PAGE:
To help facilitate this 3D molding process, we were introduced to AutoDesk’s Maya, a 3D animation tool widely used for film and other animations. However, Maya uses a different kind of 3D modeling algorithm – mainly, it deals with polygons that approximate smooth surfaces, rather than Rhino’s calculus-based “absolute” geometry (NURBS – which apparently stands for “Non-uniform rational basis spline”, whatever that means). This new type of modeling took quite some time to get used to, and I still feel that I do not fully understand all of it. But it quickly became apparent that the software would be instrumental to our design process.

Below are the 4 boards from the previous post, but edited and re-formed to include this new, generative process.

Pevsner - Developable Column - Generative Board 1 Analytical views.

Pevsner – Developable Column – Generative Board 1
Analytical views.

Pevsner - Developable Column - Generative Board 2 Method of construction + Renderings.

Pevsner – Developable Column – Generative Board 2
Method of construction + Renderings.

Pevsner - Developable Column - Generative Board 3 Generative process.

Pevsner – Developable Column – Generative Board 3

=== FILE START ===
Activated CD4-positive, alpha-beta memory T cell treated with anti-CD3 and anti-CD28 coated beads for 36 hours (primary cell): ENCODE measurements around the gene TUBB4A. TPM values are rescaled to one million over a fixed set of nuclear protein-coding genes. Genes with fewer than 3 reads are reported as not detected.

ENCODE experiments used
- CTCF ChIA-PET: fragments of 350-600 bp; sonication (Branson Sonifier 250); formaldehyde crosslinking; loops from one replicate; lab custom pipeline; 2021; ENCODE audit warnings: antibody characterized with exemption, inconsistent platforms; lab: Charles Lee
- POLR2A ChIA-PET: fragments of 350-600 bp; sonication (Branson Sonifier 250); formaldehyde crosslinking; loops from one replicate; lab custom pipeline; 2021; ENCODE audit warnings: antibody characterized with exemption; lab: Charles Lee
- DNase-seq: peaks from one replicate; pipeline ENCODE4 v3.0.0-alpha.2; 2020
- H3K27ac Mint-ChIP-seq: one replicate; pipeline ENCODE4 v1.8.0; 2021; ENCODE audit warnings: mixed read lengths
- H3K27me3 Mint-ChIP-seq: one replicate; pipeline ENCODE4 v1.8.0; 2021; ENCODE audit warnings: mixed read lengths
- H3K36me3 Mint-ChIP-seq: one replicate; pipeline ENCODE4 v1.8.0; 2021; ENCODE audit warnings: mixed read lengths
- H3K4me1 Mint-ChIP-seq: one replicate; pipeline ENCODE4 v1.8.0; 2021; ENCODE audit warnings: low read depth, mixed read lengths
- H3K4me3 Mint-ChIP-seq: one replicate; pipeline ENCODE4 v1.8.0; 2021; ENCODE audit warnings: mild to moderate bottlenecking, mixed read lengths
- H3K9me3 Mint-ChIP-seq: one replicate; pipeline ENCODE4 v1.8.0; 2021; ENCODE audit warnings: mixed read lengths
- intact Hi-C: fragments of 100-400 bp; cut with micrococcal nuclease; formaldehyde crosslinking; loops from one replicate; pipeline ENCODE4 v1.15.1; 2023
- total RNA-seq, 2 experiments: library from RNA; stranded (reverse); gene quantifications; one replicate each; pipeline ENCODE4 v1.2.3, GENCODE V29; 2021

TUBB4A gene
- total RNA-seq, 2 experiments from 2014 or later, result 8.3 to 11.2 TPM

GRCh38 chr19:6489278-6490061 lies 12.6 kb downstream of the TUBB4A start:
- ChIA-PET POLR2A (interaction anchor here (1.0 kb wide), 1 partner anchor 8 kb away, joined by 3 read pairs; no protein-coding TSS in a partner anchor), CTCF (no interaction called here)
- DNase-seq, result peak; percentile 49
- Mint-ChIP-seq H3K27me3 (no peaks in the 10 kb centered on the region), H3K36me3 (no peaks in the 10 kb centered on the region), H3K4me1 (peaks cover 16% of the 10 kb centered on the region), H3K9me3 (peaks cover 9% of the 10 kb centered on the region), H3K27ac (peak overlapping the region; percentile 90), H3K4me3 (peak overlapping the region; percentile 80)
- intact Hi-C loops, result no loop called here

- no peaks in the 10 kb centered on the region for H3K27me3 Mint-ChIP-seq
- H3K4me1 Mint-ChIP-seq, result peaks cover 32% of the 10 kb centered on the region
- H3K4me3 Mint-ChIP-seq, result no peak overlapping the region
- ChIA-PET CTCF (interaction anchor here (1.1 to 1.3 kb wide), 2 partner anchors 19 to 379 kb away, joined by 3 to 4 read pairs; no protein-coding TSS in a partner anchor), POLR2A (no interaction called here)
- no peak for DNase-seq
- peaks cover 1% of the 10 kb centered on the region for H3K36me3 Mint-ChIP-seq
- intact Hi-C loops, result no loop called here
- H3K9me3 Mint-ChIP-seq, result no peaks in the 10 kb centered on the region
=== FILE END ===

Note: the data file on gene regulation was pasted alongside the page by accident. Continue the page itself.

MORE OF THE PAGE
Generative process.

Pevsner - Developable Column - Generative Board 4 Generative model.

Pevsner – Developable Column – Generative Board 4
Generative model.

Next up: The generative process model!

Final Project Part 3: The Drawings

The final portion of our pavilion project was to continue our digital drawings throughout the process, making similar drawings but in relation to our final pavilion design. This included, like at previous stages of our project, various sections to scale, an abstracted perspective, and a couple photographic shots to illustrate lighting and multiple, perhaps unapparent angles.

Final Sections Final Perspective

Joint Exploration – Various Drawings

Following the transformation and construction of our joint (and the subsequent drawings illustrating our process), we were asked to explore the nature of our joint through two new 30″ x 30″ drawings – one showing multiple views of the joint (plan, section, elevation), the other a more “abstract” perspective drawing. I chose to include a blue color-scheme beyond the simple gray tones because I wanted to emphasize the central connector piece, similar to my choice to construct the piece out of wood for the physical model.